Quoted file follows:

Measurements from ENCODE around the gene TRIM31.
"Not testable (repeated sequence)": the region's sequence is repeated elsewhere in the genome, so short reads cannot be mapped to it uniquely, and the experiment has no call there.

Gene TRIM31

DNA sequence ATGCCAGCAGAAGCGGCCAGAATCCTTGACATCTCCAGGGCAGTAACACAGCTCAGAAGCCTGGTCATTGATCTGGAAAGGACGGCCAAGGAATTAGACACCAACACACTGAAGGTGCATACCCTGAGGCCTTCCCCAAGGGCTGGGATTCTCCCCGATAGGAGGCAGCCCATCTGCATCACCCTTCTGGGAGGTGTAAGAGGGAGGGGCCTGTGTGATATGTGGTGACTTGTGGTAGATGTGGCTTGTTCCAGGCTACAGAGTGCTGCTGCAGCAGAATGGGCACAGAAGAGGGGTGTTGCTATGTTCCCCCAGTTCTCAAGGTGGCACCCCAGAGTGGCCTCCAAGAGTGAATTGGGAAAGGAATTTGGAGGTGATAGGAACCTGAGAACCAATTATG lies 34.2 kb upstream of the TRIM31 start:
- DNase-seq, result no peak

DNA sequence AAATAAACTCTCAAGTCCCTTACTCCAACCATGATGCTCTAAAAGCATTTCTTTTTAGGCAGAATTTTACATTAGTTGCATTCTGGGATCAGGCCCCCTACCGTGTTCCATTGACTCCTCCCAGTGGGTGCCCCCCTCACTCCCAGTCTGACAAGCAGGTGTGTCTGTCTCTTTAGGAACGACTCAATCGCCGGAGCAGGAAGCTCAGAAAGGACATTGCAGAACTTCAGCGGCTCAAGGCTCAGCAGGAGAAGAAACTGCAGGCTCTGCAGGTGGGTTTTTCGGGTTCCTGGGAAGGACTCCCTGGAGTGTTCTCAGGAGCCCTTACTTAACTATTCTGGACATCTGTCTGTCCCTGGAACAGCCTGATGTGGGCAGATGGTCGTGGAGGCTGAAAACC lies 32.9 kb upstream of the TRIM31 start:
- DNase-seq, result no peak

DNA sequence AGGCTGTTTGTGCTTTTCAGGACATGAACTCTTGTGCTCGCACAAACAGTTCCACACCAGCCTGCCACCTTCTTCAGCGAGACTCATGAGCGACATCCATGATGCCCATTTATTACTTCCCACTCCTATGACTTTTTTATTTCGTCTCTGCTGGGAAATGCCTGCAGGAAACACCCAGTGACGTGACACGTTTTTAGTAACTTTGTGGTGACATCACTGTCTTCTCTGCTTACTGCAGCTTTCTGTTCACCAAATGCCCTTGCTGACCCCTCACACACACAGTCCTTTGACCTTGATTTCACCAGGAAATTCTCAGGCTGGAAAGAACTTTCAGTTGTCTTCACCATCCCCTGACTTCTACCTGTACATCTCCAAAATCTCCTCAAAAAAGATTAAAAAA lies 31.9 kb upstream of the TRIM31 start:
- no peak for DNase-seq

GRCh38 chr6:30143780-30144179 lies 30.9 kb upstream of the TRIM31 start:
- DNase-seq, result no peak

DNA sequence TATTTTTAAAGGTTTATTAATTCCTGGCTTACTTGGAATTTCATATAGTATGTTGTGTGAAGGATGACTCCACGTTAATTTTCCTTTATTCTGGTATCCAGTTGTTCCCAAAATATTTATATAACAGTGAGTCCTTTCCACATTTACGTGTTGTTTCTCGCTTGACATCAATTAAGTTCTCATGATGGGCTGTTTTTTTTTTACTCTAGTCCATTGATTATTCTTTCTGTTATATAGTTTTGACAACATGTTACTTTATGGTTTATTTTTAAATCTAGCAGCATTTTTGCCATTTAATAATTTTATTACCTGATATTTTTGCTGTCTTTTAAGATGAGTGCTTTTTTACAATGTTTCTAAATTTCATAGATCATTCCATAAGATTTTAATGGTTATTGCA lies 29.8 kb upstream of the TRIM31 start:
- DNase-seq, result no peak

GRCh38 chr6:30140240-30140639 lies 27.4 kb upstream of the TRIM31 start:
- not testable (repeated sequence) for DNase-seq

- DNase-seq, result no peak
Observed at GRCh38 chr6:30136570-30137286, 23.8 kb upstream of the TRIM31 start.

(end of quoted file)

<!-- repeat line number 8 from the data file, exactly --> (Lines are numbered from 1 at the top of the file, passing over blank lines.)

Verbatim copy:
DNA sequence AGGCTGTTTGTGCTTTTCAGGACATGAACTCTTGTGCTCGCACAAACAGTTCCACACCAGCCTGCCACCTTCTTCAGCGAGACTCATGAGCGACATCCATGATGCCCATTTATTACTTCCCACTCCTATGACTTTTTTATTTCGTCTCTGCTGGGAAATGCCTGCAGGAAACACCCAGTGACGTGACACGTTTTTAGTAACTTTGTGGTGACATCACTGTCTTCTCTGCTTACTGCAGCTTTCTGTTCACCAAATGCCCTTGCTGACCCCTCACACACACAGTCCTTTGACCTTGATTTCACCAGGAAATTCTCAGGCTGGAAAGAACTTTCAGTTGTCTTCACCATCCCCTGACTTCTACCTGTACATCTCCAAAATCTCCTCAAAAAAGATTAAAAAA lies 31.9 kb upstream of the TRIM31 start: